• 5/7/2012PromptingStimuli used to increase the likelihood that a correct response will be emitted. Special cues before or during the performance ofa behavior in order to directattention to an activity andhelp the behavior to occur. 14
  • 5/7/2012Types of Prompts Physical Prompts Modeling Gestural Prompts Verbal Prompts Visual Prompts (pictures, words) 15
  • 5/7/2012Visual PromptsAnything that we see that: Enhances the communication process Helps us gain information Improves organization 16
  • 5/7/2012Why use visuals?Children with autism learn visuallyReduces anxiety and fearsEnhances comprehensionHelps reduced inappropriate behaviorsHelps them to predict what is comingTeaches independenceHelps with attention and learning 17
  • 5/7/2012Introductory Books Called Social Stories-Created by Carol Gray Short stories to visually convey expectations Use for self-help, changes in routine, behavior, etc. Introduce to a new event or activity 18
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  • 5/7/2012 An Introductory Book for our Swimming Lessons Welcome to Ocaquatics Swim School!The mission of Ocaquatics Swim School is to teach families to love swimming and to become safer, more comfortable and responsible around the water. This introductory book will help your child come more relaxed, excited, and prepared for his/her swimming lessons. The Schedule goes as follow: Welcome and warm-up Arms/Rainbows and Rollovers Kicking Backstroke kicks Arms/Rainbows Backstroke arms/rainbows Back floating Jumps Rollovers Playtime/ Rings Please print this book at least a week before the lessons starts and read it with him/her everyday. We can’t wait to have FUN in the water! 20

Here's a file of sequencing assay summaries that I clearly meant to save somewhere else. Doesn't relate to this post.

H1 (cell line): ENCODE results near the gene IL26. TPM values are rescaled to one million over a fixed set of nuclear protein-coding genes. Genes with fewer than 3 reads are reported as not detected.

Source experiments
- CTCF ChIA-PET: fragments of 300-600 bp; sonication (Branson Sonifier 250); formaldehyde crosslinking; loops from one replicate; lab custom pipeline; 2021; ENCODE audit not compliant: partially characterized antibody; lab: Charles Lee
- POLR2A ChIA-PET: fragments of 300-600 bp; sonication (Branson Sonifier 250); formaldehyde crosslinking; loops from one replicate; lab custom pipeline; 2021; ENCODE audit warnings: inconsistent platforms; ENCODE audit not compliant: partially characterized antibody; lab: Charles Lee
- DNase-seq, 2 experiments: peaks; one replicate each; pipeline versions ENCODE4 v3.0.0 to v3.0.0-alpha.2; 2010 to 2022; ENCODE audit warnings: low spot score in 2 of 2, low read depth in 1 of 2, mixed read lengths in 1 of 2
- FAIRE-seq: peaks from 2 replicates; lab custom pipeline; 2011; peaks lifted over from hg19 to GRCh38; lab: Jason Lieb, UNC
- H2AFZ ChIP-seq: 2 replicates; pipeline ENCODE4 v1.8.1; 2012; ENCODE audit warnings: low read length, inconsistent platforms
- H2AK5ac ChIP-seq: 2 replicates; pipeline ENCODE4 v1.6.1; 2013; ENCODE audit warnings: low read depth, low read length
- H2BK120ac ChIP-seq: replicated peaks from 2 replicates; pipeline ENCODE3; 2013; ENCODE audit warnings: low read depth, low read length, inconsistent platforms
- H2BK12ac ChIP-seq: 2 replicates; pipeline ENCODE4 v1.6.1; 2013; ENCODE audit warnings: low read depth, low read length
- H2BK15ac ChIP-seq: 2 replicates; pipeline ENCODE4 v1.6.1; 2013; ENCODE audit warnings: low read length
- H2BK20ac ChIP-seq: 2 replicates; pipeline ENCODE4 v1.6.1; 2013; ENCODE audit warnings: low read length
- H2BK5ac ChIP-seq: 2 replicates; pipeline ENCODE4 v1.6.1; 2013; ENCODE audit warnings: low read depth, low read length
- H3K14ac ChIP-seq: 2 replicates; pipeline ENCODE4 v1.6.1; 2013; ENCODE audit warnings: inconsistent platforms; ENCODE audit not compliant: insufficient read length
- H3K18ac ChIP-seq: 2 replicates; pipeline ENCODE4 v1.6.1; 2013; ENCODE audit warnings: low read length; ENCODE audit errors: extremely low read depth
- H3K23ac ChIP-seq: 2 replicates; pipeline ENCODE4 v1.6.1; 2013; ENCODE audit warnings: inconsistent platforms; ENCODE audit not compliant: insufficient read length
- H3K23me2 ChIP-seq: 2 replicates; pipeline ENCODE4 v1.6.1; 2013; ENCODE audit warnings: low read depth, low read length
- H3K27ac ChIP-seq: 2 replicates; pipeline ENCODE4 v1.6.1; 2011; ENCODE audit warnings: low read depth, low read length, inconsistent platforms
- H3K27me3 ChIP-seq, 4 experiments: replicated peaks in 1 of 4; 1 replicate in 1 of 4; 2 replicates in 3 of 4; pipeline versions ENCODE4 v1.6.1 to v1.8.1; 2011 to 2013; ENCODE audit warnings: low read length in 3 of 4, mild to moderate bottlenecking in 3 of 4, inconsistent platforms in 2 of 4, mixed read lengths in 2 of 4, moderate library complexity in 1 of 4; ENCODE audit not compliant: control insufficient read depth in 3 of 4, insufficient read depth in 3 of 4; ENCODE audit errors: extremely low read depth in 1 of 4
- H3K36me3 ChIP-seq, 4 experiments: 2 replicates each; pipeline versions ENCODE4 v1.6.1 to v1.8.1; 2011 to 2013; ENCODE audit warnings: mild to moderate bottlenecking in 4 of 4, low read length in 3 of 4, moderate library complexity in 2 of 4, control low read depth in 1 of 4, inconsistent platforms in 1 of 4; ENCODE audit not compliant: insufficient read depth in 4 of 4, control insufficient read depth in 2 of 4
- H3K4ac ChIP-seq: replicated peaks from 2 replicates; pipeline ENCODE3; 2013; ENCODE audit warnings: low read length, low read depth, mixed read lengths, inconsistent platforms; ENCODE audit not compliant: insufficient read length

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  • 5/7/2012Positive Behavior Support Environmental Design Boundaries Visual Supports Schedules Choice boards Show them what to do (task strips) Clarify Expectations First /Then (verbal or visual) Timer, count down (verbal or visual) Be prepared ( know your goals, have materials ready) CATCH THEM BEING GOOD!!!!!!!!!! 30
  • 5/7/2012Schedules-Choice Boards Why?Give information on What is going to happen When it’s going to happenIncrease Independence Structure of the environment PredictabilityDecrease Fear and anxiety Surprises 31
  • 5/7/2012Responses to Challenging Behaviors Ignoring Redirecting Removal from current activity or remove desired item Reinforce appropriate behaviors 32
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  • 5/7/2012Pilot Swimming Program 24 Children (Autism and other disabilities) split into 3 groups 10 Week program. Swimmers came once per week. 35
  • 5/7/2012Pilot Swimming Program4 Ocaquatics staff in thewater. 1 Ocaquatics staffmember on deck. 1 fromUM-NSU CARD. 2-3 fromBeyond ExpectationsSchool in and out of thewater for support.Before the programstarted, UM-NSU CARDprovided training forOcaquatics staffmembers. 36
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  • 5/7/2012Waiting for a Turn WAIT BOARD Preferred toy Squeeze ball Ring to STOP ring to GO STOP sing Give verbal cues (one or two words) Peers (buddy system) Bobs First-Then 38
  • 5/7/2012Bubbles Model Prompt Peers (buddy system) Straw for blowing 39
  • 5/7/2012How Many Laps Numbers on board Instructional Tools Ducks First-Then 40
  • 5/7/2012Kicking Model Prompt Doll Peers (buddy system) 41
  • 5/7/2012Back and Front Floating Model Prompt Doll Peers (buddy system) Sensory-Squeeze forehead “Shuuu” sound Mirror Kickboard Float under mat 42
  • 5/7/2012Front and Back Arms Model Prompt Doll Peers (buddy system) 43
  • 5/7/2012Jumps and Diving Model Prompt Instructional Tools Peers (buddy system) Hoola Hoop 44